Tamil Nadu government charges a sales tax of 20 per cent for CBU vehicles as against 12 per cent for those manufactured in India. This has meant that products such as Ford Mondeo, Hyundais Terracan and Toyota Camry are priced substantially higher in Tamil Nadu than rest of the country which has consequently impacted their sales in the state.
Ford Mondeo costs (ex-showroom) Rs 17.41 lakh in Tamil Nadu while the same product is priced at Rs 16.11 lakh in Bangalore, Rs 16.12 lakh in Delhi and Rs 16.33 lakh in Pune. Between December 2001 (when Mondeo was launched) and March 2002 (when the higher sales tax levy on imported cars was introduced) Ford India was selling around 15 to 20 cars a month in Tamil Nadu. Today they hardly sell any Mondeo in the state.
Similarly, Hyundais Terracan costs Rs 20.63 lakh in Chennai compared to Rs 18.50 lakh in Delhi, Rs 18.68 lakh in Bangalore and Rs 18.63 lakh in Ludhiana. Of the 77 vehicles sold so far since its launch earlier this year, only six have been in Tamil Nadu.
Toyota Camrys performance has been relatively better. It has sold 69 units in Tamil Nadu of the 812 sold in India since launch in November 2002. But this has been possible as it absorbed the higher sales tax charge. We try to keep the prices on par as much as possible in most markets, a senior Toyota official said. Camrys Vi version costs Rs 17.47 lakh in Chennai, Rs 17.22 lakh in Delhi and Rs 16.92 lakh in Mumbai.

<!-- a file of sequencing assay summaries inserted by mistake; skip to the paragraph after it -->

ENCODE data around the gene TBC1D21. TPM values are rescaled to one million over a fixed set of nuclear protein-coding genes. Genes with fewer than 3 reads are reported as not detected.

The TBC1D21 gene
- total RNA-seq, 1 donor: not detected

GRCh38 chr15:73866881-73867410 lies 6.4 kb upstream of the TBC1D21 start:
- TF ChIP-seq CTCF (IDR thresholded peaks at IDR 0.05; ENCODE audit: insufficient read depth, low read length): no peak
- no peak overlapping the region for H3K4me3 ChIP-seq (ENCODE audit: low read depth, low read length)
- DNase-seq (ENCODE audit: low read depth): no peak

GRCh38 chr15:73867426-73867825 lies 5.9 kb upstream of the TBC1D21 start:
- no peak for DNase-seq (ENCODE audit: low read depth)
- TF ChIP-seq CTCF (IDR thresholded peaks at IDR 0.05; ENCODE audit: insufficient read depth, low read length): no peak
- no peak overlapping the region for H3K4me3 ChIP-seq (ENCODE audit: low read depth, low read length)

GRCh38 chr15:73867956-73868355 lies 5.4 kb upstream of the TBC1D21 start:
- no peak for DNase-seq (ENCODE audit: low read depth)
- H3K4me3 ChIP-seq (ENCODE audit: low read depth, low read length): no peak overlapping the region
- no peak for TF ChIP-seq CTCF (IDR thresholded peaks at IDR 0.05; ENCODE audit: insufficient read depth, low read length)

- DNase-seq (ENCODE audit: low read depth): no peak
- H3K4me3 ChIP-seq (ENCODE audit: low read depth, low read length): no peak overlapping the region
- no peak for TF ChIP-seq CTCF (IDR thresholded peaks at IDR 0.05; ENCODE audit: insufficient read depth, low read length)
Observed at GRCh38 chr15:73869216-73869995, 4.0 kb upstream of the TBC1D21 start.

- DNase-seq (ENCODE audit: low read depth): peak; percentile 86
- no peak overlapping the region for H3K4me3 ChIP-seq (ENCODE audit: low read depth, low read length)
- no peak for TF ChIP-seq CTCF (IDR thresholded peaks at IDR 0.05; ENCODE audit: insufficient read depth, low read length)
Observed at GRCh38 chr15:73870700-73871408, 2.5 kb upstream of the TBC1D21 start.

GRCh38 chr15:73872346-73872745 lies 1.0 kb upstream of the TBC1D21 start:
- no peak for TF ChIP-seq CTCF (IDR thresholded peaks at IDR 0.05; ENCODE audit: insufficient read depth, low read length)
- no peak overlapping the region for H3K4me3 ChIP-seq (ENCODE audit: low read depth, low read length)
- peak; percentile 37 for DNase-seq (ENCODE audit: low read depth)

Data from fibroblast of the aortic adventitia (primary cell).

Initially, Ford India too tried to absorb a portion of the higher sales tax cost on Mondeo but later gave up the practice and began to pass on the cost to the customer once it became clear that the higher rates may stay put.
This move by the Jayalalithaa government to tax imported goods consumed by the higher strata of the society, to raise some much needed revenue for the state exchequer, has raised few questions as well. All imported product suffer duties as determined by the Central government. Under such circumstances can a state government tax imports A duty-paid imported product should not be subject to further differentiation vis-a-vis those manufactured in India, officials from MNC car majors argue.
They also point out the fact that such a move has deprived consumers in Tamil Nadu from benefiting from latest technology at a price which is same as those paid by their fellow citizens elsewhere in the country.
Attempts by the companies to get the government see their point of view has failed so far. Value added tax (VAT), if implemented, would remove this differentiation and that is their only hope now unless otherwise the Tamil Nadu government has a change of heart in the next state budget.